127. ^ Trofimova, I.; Christiansen, J. (2016). "Coupling of temperament traits with mental illness in four age groups". Psychological Reports. 118: 2. doi:10.1177/0033294116639430. 
  128. ^ Depue, R. & Fu, Y. (2012) Neurobiology and neurochemistry of temperament in adults. In: Zentner, M. & Shiner, R. (Eds.) Handbook of Temperament. NY: Guilford Publications, 368–399. (2012).
  129. ^ R. Michael Bagby, Martin Sellbom, Paul T. Costa Jr., and Thomas A. Widiger was published in Personality and Mental Health, Volume 2, Issue 2, pages 55–69, April 2008
  130. ^ The five-factor model and personality disorder empirical literature: A meta-analytic review. LM Saulsman, AC Page - Clinical Psychology Review, 2004 - Elsevier Science
  131. ^ Fehrman, E., Muhammad, A.K., Mirkes, E.M., Egan, V., Gorban, A.N. The Five Factor Model of personality and evaluation of drug consumption risk, arXiv:1506.06297 [stat.AP], 2015
  132. ^ a b Kessler, R.; Chiu, W.; Demler, O.; Merikangas, K.; Walters, E. (2005). "Prevalence, severity, and comorbidity of 12-month DSM-IV disorders in the National Comorbidity Survey Replication". Archives of General Psychiatry. 62: 617–627. doi:10.1001/archpsyc.62.6.617. PMC 2847357free to read. PMID 15939839. 
  133. ^ Compton, W.; Conway, K.; Stinson, F.; Colliver, J.; Grant, B. (2005). "Prevalence, correlates, and comorbidity of DSM-IV antisocial personality syndromes and alcohol and specific drug use disorders in the United States: Results from the national epidemiologic survey on alcohol and related conditions". Journal of Clinical Psychiatry. 66 (6): 677–685. doi:10.4088/jcp.v66n0602. PMID 15960559. 
  134. ^ Hasin, D.; Goodwin, R.; Stinson, F.; Grant, B. (2005). "Epidemiology of major depressive disorder: results from the National Epidemiologic Survey on Alcoholism and Related Conditions". Archives of General Psychiatry. 62: 1097–1106. doi:10.1001/archpsyc.62.10.1097. PMID 16203955.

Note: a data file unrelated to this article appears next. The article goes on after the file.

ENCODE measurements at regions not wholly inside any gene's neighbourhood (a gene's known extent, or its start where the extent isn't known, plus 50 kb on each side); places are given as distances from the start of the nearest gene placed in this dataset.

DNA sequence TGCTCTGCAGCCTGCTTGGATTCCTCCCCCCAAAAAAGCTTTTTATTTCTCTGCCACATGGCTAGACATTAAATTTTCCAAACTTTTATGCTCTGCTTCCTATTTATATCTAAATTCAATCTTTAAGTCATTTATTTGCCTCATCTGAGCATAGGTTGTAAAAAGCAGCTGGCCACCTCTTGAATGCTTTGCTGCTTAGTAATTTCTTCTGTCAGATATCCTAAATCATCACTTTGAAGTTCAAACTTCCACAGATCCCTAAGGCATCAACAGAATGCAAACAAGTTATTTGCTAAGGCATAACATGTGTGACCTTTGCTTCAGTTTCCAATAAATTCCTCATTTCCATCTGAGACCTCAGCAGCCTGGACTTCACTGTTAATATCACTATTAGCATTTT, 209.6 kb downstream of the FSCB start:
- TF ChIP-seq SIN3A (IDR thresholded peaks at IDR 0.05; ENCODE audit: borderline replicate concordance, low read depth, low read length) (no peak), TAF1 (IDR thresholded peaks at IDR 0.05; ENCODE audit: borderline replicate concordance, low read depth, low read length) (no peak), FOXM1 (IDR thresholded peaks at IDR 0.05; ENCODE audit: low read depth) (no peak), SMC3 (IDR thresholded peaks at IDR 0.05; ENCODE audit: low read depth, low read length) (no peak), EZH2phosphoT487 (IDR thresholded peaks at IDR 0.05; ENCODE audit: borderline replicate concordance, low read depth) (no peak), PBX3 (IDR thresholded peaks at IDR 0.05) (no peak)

135. ^ Khan, A.; Jacobson, K.; Gardner, C.; Prescott, C.; Kendler, K. (2005). "Personality and comorbidity of common psychiatric disorders". British Journal of Psychiatry. 186 (3): 190–196. doi:10.1192/bjp.186.3.190. PMID 15738498. 
  136. ^ Cuijpers, P.; Smit, F.; Pennix, B.; de Graaf, R.; Have, M.; Beekman, A. (2010). "Economic costs of neuroticism". Archives of General Psychiatry. 67: 1086–1093. doi:10.1001/archgenpsychiatry.2010.130. PMID 20921124. 
  137. ^ a b c d e f g Kotov, R., Gamez, W., Schmidt, F., & Watson, D. (2010). "Linking "big" personality traits to anxiety, depressive, and substance use disorders: a meta-analysis". Psychological Bulletin. 136 (5): 768–821. doi:10.1037/a0020327. PMID 20804236. 
  138. ^ Bogg, T.; Roberts, B. (2004). "Conscientiousness and health-related behaviors: a meta-analysis of the leading behavioral contributors to mortality.". Psychological Bulletin. 130: 887–919. doi:10.1037/0033-2909.130.6.887. 
  139. ^ a b c Roberts, B., Kuncel, N., Shiner, R., Caspi, A., & Goldberg, L. (2007). "The power of personality: The comparative validity of personality traits, socioeconomic status, and cognitive ability for predicting important life outcomes" (PDF). Perspectives on Psychological Science. 2 (4): 313–345. doi:10.1111/j.1745-6916.2007.00047.x. 
  140. ^ a b c d Jeronimus B.F.; Kotov, R.; Riese, H.; Ormel, J. (2016). "Neuroticism's prospective association with mental disorders halves after adjustment for baseline symptoms and psychiatric history, but the adjusted association hardly decays with time: a meta-analysis on 59 longitudinal/prospective studies with 443 313 participants". Psychological Medicine. 8 (15): 1–24. doi:10.1017/S0033291716001653. PMID 27523506. 
  141. ^ Livesley, W. (2001). Handbook of Personality Disorders. pp. 84–104. 
  142. ^ a b c d Ormel, J., Jeronimus, B., Kotov, R., Riese, H., Bos, E., Hankin, B., Rosmalen, J., & Oldehinkel, A. (2013). "Neuroticism and common mental disorders: Meaning and utility of a complex relationship". Clinical Psychological Review. 33 (5): 686–697. doi:10.1016/j.cpr.2013.04.003. PMC 4382368free to read. PMID 23702592.